PEACE OF MIND
THE EMPOWERED SELF
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THERAPY THAT WORKS
When difficulties arise in life, it can be hard to navigate without support. Whether you are dealing with stress, trauma, grief, mental health, intrusive physical symptoms, or wanting to set boundaries or life goals, choosing to start therapy can be a great step towards finding your way. It is my hope that in our sessions we can create a therapeutic relationship founded on trust, acceptance, and respect. Once this has been established, clients can safely explore life experiences, beliefs, and fears that contribute to negative emotions and sensations that interfere with day-to-day functioning and life satisfaction.
Using an integrative approach that blends research-based modalities, such as EMDR, with somatic techniques, parts work, attunement, embodiment, and self-compassion, I specialize in helping people identify and address the blocks that keep them feeling stuck and from achieving what they envision for their lives. By gently addressing the root causes that lead to the symptoms that constitute stress, anxiety, depression, and other unpleasant sensations, counseling can help clients create the changes that lead to a happier and healthier experience. As issues diminish, clients can go on to achieve their personal goals without the weight of unnecessary baggage that may have been tagging along.
My approach is trauma-informed and uses effective tools to gently help you address past and present traumas in order to overcome their negative impact on your life. I love working with individuals to help them change and counteract the negative messaging they've received and, as a result, see a client's self-worth and self-acceptance increase exponentially. This messaging can come from negative early childhood experiences, attachment issues, harmful religious systems, past or present unhealthy relationships, and society and culture. As people are able to recognize and identify their pain and begin to have a conversation with it, rather than isolating it away, they are able to begin the journey towards health and wholeness they so deeply deserve.
If you think you might benefit from a therapy session, get in touch to learn more. I look forward to the possibility of journeying with you as you move toward embodying a self founded on worth, compassion, safety, and peace, with a greater ability to tolerate and overcome life's challenges.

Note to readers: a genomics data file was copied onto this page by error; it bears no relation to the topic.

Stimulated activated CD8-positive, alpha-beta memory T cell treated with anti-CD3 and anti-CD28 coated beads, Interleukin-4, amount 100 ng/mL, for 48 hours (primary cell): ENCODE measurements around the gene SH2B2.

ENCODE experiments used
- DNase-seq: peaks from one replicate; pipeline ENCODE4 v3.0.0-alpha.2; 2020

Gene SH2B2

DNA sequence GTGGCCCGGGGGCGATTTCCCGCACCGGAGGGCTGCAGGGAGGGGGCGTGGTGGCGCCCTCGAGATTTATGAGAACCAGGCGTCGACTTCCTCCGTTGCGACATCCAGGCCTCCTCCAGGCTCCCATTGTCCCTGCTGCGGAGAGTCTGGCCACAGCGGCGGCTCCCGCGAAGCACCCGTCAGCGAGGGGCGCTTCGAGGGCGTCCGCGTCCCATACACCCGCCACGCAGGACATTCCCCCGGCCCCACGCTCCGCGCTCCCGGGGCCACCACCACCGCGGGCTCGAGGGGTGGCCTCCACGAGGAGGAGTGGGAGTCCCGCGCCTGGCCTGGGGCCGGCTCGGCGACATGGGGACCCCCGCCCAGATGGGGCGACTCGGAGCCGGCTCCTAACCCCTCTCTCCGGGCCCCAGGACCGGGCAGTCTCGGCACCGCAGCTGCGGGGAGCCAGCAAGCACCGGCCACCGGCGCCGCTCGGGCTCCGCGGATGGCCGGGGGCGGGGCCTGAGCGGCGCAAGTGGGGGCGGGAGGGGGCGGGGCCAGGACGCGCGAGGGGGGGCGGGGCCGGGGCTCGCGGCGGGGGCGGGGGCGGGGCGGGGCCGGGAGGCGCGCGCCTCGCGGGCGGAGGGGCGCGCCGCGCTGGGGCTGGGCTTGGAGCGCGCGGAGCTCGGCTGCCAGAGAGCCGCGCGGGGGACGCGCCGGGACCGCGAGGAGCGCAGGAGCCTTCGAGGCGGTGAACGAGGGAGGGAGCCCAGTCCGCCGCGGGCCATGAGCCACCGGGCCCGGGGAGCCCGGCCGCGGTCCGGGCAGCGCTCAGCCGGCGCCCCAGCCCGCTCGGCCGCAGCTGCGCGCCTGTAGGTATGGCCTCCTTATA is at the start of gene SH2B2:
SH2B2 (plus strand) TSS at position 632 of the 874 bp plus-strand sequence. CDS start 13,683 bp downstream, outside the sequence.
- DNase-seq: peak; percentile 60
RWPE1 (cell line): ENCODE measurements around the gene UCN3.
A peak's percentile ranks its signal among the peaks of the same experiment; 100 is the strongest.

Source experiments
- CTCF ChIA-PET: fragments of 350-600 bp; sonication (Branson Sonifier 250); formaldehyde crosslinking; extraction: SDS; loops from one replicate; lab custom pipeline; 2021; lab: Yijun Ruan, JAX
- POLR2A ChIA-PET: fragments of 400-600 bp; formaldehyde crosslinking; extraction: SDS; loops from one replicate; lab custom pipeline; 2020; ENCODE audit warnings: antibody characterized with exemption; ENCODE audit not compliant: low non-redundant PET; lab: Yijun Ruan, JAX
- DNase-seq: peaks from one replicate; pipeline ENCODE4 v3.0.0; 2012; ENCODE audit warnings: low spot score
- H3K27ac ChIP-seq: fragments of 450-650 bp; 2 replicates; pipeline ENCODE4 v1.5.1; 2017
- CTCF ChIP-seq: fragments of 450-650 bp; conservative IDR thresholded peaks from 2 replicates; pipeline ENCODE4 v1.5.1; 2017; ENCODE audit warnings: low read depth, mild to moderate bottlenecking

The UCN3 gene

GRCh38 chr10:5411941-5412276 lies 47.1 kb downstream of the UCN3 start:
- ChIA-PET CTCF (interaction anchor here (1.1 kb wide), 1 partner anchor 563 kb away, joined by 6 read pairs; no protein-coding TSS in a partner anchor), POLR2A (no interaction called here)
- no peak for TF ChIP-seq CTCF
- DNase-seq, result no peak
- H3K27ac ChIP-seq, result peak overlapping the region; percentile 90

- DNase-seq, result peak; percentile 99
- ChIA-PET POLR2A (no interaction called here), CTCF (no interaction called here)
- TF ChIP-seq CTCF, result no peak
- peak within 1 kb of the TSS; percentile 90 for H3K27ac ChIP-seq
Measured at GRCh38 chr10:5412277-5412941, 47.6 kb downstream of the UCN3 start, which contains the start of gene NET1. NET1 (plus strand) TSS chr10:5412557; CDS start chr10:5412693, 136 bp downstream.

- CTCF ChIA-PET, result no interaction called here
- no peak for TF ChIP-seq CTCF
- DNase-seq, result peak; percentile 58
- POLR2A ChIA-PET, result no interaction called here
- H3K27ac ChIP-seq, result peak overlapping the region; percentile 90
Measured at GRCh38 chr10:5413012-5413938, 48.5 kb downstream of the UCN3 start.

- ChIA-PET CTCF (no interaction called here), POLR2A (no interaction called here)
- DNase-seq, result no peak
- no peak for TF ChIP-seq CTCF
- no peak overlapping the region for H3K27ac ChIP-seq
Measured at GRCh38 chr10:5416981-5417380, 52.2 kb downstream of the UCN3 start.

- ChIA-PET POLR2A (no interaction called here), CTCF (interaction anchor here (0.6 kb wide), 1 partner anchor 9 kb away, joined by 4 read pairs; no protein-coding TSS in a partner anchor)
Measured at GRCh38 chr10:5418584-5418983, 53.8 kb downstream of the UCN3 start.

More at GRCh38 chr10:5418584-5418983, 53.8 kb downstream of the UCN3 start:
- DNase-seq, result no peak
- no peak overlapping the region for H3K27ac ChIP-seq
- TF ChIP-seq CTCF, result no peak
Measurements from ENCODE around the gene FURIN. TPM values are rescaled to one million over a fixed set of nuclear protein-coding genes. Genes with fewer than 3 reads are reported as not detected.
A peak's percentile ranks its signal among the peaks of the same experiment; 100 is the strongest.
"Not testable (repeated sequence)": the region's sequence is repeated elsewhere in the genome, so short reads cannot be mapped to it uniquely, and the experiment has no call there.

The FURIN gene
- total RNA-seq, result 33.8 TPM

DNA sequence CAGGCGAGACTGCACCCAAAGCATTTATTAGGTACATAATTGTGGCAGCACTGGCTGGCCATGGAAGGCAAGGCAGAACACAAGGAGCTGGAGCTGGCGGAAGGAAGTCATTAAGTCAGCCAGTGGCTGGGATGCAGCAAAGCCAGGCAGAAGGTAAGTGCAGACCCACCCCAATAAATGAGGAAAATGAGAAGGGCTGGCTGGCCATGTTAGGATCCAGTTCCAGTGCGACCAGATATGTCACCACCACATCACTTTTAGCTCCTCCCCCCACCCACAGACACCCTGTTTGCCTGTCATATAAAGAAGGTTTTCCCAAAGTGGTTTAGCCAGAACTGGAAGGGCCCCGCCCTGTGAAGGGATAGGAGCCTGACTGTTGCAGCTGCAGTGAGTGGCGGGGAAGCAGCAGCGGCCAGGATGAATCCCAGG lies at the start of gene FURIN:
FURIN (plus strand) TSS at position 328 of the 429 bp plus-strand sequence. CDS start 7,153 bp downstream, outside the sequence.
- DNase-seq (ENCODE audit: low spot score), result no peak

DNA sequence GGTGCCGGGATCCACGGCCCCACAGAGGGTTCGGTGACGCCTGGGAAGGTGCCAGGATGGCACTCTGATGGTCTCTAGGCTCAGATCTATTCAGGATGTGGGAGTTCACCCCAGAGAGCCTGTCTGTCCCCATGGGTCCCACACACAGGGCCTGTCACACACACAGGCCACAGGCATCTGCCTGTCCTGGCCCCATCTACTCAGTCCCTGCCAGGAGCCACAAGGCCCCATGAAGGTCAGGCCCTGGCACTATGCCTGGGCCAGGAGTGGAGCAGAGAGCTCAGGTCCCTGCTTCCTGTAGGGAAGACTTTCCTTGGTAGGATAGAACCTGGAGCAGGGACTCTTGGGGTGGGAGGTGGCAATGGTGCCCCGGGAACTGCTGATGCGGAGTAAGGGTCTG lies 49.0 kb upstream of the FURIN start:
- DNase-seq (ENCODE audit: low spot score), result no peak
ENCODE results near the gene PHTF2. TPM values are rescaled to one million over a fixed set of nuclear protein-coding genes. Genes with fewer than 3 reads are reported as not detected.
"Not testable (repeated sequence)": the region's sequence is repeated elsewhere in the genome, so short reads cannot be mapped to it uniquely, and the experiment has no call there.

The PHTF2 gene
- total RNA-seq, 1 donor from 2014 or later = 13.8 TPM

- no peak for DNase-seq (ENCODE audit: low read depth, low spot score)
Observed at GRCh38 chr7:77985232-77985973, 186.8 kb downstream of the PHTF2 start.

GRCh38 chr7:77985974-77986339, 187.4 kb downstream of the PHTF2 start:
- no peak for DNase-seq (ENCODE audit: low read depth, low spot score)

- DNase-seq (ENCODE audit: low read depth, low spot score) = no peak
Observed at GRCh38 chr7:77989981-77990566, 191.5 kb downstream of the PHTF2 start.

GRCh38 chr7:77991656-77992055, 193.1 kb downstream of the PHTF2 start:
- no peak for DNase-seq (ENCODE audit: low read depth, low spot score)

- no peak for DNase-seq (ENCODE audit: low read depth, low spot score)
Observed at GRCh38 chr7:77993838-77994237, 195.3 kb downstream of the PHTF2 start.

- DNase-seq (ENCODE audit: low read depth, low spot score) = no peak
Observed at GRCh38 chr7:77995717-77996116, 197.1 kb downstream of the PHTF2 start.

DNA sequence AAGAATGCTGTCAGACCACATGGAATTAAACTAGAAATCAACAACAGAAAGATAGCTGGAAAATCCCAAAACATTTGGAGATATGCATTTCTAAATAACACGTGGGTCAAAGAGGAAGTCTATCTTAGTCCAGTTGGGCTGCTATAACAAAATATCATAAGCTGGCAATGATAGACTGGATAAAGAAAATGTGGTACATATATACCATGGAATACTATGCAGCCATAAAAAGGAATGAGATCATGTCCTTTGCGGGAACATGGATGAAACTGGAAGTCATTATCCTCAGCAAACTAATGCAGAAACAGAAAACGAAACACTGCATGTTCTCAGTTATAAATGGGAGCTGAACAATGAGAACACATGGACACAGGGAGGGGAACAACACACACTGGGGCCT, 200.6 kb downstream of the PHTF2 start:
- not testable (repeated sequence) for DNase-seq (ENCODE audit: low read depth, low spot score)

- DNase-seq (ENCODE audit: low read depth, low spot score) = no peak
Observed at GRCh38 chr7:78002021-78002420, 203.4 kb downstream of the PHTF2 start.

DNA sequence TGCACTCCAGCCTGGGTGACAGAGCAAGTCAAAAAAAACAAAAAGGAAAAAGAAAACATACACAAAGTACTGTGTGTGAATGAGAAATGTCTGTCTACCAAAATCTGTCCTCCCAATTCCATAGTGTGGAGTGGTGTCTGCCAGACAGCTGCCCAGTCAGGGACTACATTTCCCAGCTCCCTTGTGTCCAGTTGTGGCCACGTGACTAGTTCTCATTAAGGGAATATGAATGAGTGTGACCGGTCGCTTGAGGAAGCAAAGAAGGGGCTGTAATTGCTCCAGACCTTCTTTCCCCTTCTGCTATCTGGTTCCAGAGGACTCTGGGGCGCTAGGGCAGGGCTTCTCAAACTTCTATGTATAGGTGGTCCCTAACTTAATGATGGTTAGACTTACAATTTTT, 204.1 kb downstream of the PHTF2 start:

Traumas come in all different sizes. Often referred to as "Big T" and "Little t", trauma can be defined as "anything that has happened to you that you have not been able to digest, process or sequence. This experience is held in the brain and body and can cause distress and uncomfortable symptoms," (The Maiberger Institute for EMDR Therapy). A "Big T" trauma can be defined as being witness to or experiencing a horrific, unpreventable event that is threatening to either your own survival or the survival of others. Examples include combat, sexual abuse, life-threatening accidents, etc.
"Little t" or development traumas, are any of the more common disturbing life events that happen to so many of us. They are made up of the "little" recurring traumas, such as negative messaging from adverse childhood experiences, attachment issues, being the recipient of bullying, and issues that affect self-worth and self-acceptance, etc. As Francine Shapiro states, "What EMDR has shown us over the past years is that even ubiquitous events such as childhood humiliations and disappointments can leave comparable lasting effects."
Trauma is common, wide-ranging, and can be accompanied by a vast array of symptoms and issues that can greatly affect your quality of life. It can be hard or impossible to deal with on one's own. Reach out today if you want to know more about researched-based, non-invasive, time-efficient modalities available for the effective treatment of trauma.
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"Change begins when we learn to 'own' our emotional brains. That means learning to observe and tolerate the heartbreaking and gut-wrenching sensations that register misery and humiliation. Only after learning to bear what is going on inside can we start to befriend, rather than obliterate, the emotions that keep our maps fixed and immutable."